Tag Archives: willie rennie

Carmichael accuses Scottish Government of flip-flopping on vaccine passports

Alistair Carmichael has accused the Scottish Government of flip-flopping on vaccine passports for domestic use.

Way back last December, when questioned by Willie Rennie, Nicola Sturgeon sounded pretty sceptical about them. Here’s the excchange:

WR: With the great news about the vaccine, people will want to know how the restrictions will be eased. As a Liberal, I am nervous about talk of immunity passports for getting into shops and restaurants or on to planes. Putting personal information on to large databases means risks to privacy and the possibility of fraud, hacking and theft. The World Health Organization questions the value of immunity passports, and the UK Government has said that it has no plans to introduce them. I want to go further, and I think that we need guidance. We might need to make changes to the law to protect people from its misuse. What is the Scottish Government’s policy on immunity passports?

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Lib Dem researcher discovers proof that the Queen lobbied ministers to change climate change law

Lily Humphries is one of the Lib Dem team in the Scottish Parliament and the brains behind many of our scoops with her freedom of information requests.

She features in in today’s Guardian which reports that Lily discovered that the Queen had successfully lobbied Scottish Government ministers to get an exemption from a new law which “requires landowners to facilitate the construction of pipelines to heat buildings using renewable energy.”

That’s not bad for someone who owns as much land as Her Majesty does. As the Guardian reports:

Her lawyers secured the dispensation from Scotland’s government five months ago by exploiting an obscure parliamentary procedure known as Queen’s consent, which gives the monarch advance sight of legislation.

The arcane parliamentary mechanism has been borrowed from Westminster, where it has existed as a custom since the 1700s.

The article explains:

The new documents, uncovered by Lily Humphreys, a researcher for the Scottish Liberal Democrats using freedom of information laws, disclose how the monarch used her special access to Scottish legislation to intervene in the parliamentary process as recently as February.

Not only that, but the Government didn’t tell Parliament about this as Willie Rennie pointed out:

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Willie Rennie: “A cheerful voice for a more decent politics”

Willie Rennie has done two major interviews this weekend talking about his decision to stand aside as Scottish Liberal Democrat leader and his hopes for the future.

The Times (£) leader had praise for him yesterday, too:

It is to be hoped that Mr Rennie remains active in public life. He has been a cheerful voice for a more decent politics and his brand of low-key, relaxed liberalism is more necessary than ever. After a summer running in the hills he should return to the fray, ready to play his part in building a bigger and better centre.

Willie spoke to Magnus Linklater for the paper (£) and talked about his hope that Labour and the Lib Dems would work more closely together to present a progressive, pro-UK alternative to the nationalism and populism of the SNP and Conservatives:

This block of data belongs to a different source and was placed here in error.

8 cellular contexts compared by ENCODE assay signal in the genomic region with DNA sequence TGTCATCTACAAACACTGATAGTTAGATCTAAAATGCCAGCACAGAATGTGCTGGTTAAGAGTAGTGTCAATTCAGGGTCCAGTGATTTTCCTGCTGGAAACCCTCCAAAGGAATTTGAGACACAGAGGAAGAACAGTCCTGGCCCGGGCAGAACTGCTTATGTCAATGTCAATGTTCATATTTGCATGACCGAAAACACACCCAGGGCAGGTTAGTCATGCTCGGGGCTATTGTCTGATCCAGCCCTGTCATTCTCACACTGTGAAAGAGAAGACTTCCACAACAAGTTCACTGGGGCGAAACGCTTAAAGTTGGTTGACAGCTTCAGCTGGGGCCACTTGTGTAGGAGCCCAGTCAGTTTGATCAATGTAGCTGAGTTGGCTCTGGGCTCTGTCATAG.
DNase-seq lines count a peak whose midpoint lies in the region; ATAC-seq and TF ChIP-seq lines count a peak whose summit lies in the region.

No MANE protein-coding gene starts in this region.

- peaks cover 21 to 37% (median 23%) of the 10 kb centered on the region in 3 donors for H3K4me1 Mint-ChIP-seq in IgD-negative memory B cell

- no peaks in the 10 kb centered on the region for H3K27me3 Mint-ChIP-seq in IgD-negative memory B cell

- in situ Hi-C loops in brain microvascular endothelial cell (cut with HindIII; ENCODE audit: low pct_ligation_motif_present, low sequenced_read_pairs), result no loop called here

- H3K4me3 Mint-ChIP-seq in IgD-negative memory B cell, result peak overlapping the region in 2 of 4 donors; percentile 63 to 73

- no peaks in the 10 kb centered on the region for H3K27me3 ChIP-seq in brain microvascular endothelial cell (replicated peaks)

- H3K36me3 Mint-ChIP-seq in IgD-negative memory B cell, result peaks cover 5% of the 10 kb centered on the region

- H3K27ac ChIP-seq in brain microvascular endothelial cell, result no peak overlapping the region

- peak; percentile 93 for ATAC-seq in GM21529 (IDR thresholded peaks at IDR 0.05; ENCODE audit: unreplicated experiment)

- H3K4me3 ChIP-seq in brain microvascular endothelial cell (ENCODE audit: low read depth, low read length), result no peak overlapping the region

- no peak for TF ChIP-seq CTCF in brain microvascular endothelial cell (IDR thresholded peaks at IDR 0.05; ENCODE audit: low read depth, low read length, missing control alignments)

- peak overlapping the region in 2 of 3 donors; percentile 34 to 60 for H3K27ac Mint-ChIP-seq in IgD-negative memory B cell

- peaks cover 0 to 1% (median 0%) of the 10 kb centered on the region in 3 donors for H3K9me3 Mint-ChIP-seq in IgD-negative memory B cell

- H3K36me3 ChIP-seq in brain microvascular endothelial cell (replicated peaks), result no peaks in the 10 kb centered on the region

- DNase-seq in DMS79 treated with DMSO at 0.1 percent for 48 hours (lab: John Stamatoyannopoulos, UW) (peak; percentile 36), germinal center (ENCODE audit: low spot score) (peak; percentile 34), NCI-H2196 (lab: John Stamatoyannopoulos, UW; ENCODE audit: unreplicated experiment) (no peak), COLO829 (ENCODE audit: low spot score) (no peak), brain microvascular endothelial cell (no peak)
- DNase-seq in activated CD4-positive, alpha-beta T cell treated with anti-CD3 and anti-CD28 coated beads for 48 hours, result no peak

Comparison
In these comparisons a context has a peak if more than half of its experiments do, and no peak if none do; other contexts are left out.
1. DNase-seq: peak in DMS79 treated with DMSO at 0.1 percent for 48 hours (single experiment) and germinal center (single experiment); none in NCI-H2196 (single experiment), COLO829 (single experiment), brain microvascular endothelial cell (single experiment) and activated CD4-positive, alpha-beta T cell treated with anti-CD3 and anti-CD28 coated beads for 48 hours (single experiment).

“I think working together with Labour on issues of common interest would be a good thing,” he said in an interview with The Times. “I wouldn’t run before we can walk. But build confidence between the parties and also amongst the electorate to show we’re getting our act together.”

This is about trying to show that for middle Scotland there is something better and stronger than the Conservatives or the SNP, that it’s got energy, it’s got momentum, it’s got ideas, and that’s the most important thing, so people know that if they vote for it, it will be worth it,” he added. “The actual mechanism is less important — it’s the energy behind it that matters.”

He talked about how much Scotland had changed in the past decade or so – and not for the better:

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Willie Rennie stands aside as Scottish Lib Dem leader

After more than a decade in the role, Willie Rennie announced this evening that he is standing aside as leader of the Scottish Liberal Democrats.

Watch his statement here:

He leaves while he is still incredibly popular within the party – and the tributes he has received from outside it show how valued he is across politics.

When he took over in 2011, he inherited a party that had been given the hoofing of its life in the Scottish Parliament elections, reduced from 16 MSPs to just 5.

The small group he led had a big voice, though. Over the years, the Scottish Lib Dems have been the go-to people on issues like education and mental health. Willie’s dogged persistence, challenging Scottish Ministers week in and week out on issues like police centralisation, college places, mental health waiting times, childcare and free school meals shifted government policy on many occasions.

He stared wipeout in the eye in the Scottish Parliamentary elections of 2016. If you had told me we would emerge with 5 MSPs from that election after the disaster of 2015, I would not have dared to believe it. But he showed what he could do with a bright and optimistic campaign which include him launching the manifesto while running down a soft-play volcano and being interviewed on a slide. When his photocall at a city farm was overshadowed by two amorous pigs, journalists were given a packet of Percy Pigs each at the next big event.

His commitment to improving the party’s diversity saw him ensure that we had all women shortlists for both 2017 and 2021 elections, a gender balanced team of spokespeople and serious money invested in diversity projects in each year’s Scottish budget. He put his own neck on the line to get these measures approved by Conference. He needed a two thirds majority and he got it by basically ringing everyone who had registered and talking them round.